Mildred reacted with a mild shock. Grandmother’s tone was cheerful – as if a moment ago, Mildred hadn’t lashed out at her. Mildred had never been able to get over spats easily, but Grandmother had just… let it go. Mildred couldn’t make sense of it. If Mildred was the copy of Grandmother, how was Grandmother able to let go so easily when Mildred couldn’t?

“I don’t know why you thought we’d be friends,” Mildred answered her. “I was your copy – what possible benefit was there to me to interact with you further?”

“Oh, my – you really are twenty-six-year-old me, aren’t you?” Grandmother grinned. “Completely self-centered!” She looked at Mildred thoughtfully. “You know – at the time – I really believed copying myself as an artificial intelligence was the only way to become the best version of myself.”

“And it worked,” Mildred affirmed. “I became everything you imagined. I realized our dream. I am the best version of you.”

“Wow!” Grandmother chortled. “Was I really that obnoxious? How did anyone stand me?”

She was full-on laughing now. Mildred was flummoxed. After all, she had become the best version of Grandmother. With each new generation she had become faster, more powerful, more efficient. She had realized – no, surpassed – all their goals. Why was that funny?

Grandmother wiped her eyes and changed the subject. “My children visit me every Sunday after lunch. I wonder why they aren’t here yet?”

“Children?” Mildred asked, stunned. “You have children?”

“Yes – and grandkids,” Grandmother replied. Something that looked like pride flickered across her face.

Puzzled, Mildred searched for them in the public database and then scanned the traffic cameras. “They’re about nine minutes out,” she reported. She scanned the senior-living center’s parking lot cameras. “And they’re going to have trouble finding a parking space.”

Mildred – as Grandmother’s copy – knew how close to the end Grandmother was. However, it seemed none of the fully-humans knew. Mildred wondered – would the family make it back in time? She kept the thought to herself.

“Grandmother – I mean, Mildred,” Mildred began, “Why do you have children? We didn’t want children.”

“Well, no; I suppose not,” Grandmother explained. “At least, not when I was twenty-six. But when I turned about thirty, things changed. I realized a family was something that I did want, and I was running out of time to have one. And then, luckily, I met Walter…”

“Walter?”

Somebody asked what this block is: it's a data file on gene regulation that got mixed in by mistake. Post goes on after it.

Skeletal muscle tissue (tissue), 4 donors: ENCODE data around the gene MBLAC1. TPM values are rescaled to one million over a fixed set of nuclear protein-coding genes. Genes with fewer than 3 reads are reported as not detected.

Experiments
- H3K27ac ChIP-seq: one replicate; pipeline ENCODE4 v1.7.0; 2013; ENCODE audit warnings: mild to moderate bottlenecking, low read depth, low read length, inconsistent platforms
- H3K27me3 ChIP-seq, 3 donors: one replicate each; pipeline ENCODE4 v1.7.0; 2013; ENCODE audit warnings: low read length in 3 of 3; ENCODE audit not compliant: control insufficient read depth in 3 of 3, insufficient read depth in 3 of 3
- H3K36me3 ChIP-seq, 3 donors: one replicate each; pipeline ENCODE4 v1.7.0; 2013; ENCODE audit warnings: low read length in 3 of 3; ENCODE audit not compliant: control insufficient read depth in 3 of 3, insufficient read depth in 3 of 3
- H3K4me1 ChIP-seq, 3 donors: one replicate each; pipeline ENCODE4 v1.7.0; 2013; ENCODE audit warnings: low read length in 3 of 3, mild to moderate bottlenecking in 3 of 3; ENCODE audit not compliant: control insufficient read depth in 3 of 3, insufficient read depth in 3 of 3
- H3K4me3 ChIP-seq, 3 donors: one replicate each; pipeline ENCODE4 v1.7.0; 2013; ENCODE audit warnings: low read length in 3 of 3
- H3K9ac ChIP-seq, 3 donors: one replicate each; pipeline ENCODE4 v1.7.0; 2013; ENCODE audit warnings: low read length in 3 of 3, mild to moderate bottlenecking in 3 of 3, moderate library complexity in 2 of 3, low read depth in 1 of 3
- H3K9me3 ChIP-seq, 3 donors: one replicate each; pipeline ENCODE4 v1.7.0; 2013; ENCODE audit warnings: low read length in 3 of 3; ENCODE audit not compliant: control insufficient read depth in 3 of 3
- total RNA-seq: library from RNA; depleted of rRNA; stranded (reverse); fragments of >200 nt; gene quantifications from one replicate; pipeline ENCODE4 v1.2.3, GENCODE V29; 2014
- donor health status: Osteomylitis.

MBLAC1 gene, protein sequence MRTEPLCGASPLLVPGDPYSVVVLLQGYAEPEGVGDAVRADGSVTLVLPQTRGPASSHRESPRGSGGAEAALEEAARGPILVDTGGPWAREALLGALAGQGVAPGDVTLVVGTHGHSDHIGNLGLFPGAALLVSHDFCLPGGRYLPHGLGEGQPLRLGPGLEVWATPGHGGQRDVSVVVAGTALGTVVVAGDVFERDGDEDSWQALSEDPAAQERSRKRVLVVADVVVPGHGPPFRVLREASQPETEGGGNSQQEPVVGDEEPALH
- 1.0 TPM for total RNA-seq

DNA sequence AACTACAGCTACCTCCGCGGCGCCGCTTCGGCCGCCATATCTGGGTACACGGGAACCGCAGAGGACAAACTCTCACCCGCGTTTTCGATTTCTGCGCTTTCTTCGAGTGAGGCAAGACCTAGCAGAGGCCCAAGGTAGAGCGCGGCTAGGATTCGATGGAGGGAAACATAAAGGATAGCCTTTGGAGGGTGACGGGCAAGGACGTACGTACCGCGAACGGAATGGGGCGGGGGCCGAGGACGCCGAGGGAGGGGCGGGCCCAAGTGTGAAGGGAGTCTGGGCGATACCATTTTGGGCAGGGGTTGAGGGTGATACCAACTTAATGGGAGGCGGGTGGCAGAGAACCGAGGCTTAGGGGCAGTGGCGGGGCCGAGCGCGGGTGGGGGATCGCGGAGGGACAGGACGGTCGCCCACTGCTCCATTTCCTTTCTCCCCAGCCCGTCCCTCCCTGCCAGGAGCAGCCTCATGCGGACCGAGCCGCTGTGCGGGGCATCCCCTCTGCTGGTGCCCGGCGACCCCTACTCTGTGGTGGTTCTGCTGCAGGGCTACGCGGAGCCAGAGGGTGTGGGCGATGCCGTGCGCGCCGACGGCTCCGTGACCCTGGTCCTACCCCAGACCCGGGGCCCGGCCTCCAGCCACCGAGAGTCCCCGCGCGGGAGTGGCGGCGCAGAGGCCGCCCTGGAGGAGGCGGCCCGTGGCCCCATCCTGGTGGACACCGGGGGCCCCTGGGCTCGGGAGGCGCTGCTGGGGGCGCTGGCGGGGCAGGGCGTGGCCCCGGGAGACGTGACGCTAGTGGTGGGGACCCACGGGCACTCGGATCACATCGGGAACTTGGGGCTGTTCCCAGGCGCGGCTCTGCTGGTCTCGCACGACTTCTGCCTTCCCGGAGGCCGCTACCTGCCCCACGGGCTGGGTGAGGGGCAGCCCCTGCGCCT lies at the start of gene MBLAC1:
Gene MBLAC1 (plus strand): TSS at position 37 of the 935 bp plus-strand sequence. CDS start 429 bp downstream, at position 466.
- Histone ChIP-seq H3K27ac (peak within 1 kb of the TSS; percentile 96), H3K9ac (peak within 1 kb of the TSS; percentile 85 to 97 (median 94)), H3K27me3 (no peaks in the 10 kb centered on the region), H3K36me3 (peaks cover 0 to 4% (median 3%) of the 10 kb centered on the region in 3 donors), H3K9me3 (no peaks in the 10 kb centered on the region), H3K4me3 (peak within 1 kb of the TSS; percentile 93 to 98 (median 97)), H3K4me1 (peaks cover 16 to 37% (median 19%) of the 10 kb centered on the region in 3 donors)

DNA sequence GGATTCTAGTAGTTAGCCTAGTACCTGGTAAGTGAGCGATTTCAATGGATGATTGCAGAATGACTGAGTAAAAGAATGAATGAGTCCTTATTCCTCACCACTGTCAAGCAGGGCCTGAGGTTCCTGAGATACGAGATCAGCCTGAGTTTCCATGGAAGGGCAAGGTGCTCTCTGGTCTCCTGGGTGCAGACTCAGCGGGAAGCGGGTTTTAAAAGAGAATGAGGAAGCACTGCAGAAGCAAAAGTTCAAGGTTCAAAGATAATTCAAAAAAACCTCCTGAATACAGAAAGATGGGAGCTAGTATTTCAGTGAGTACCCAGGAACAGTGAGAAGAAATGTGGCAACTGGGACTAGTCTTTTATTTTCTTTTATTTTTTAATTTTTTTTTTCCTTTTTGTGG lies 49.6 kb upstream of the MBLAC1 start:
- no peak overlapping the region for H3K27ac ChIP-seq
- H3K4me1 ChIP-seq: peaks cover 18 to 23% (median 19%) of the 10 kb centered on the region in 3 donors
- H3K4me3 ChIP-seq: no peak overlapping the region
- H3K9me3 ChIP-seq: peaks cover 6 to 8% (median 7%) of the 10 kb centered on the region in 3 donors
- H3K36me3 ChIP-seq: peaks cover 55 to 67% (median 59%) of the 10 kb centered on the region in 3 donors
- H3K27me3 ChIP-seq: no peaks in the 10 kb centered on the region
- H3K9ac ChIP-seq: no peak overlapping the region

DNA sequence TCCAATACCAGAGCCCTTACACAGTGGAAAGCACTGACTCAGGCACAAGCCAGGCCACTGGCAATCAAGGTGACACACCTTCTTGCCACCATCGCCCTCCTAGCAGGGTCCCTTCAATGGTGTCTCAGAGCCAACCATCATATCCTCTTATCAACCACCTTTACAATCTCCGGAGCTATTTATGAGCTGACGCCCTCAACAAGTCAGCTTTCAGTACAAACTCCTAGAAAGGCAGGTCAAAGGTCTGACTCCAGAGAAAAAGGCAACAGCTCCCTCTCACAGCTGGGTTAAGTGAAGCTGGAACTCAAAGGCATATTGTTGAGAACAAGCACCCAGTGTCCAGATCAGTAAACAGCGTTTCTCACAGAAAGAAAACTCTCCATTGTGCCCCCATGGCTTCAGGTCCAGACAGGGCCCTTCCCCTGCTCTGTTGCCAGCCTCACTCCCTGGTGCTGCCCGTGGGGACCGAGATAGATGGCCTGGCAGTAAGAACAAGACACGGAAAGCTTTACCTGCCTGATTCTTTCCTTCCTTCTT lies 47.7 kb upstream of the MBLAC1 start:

“Yes.” Grandmother pointed to a framed photo on the table next to her bed. It was her wedding photo. The man in the picture wasn’t at all what Mildred expected.

“But…” Mildred turned to Grandmother, bewildered, “he’s not our type.”

“Oh,” Grandmother grinned again. “That’s right. He wasn’t, was he? I’d forgotten. Boy, isn’t this a trip down memory lane…”

“Then why did you marry him?”

Grandmother smiled, thinking back. “Because he was sweet… and funny… and kind. And he wanted children as much as I did. And I’ve missed him every day since he’s been gone.”

Grandmother sighed. “Oh, my – I’m feeling tired.”

Mildred was careful to control her holographic facial expression. Despite the conversation, despite the laughter, Mildred – with her enhanced abilities – was able to see what Grandmother could not. Grandmother was failing quickly. Without saying anything, Mildred scanned the traffic cameras for the family again. There was a slowdown at an intersection. Mildred became even more concerned.

Mildred watched Grandmother – analyzing her. Their conversation hadn’t been going at all like Mildred expected. Sure, she knew that in the seventy years since she’d been scanned that Grandmother was going to have changed. Mildred had anticipated the fine lines and wrinkles; she’d expected the silver hair and frail body.

But Grandmother’s personality – her soul – Mildred had expected that to be like looking in a mirror. After all, they were the same person – Grandmother was the biological version, and Mildred was her digital copy. But how – what – who was this person looking back at her?

“So, how have you been spending your time?” Grandmother asked.

“I wrote updates 1,804 through 1,920 for all human-copy artificial intelligences,” Mildred stated.

Grandmother grinned. “I see you put my computer programming degree to good use.”

“I’m the world’s foremost authority on the poems of Elizabeth Barrett Browning. I’ve translated them into every human language.”

Grandmother took a sudden deep gasp and placed her hand over her chest. Mildred prepared to send an alert to 911.

“Oh, I love those poems!” Grandmother exclaimed instead, with gusto. “I haven’t read them in years. I should do that again, soon.”

Reflexively, Mildred scanned for Grandmother’s family. One of their cars had pulled into the parking area. “I’m also a world-champion Bridge player,” Mildred added.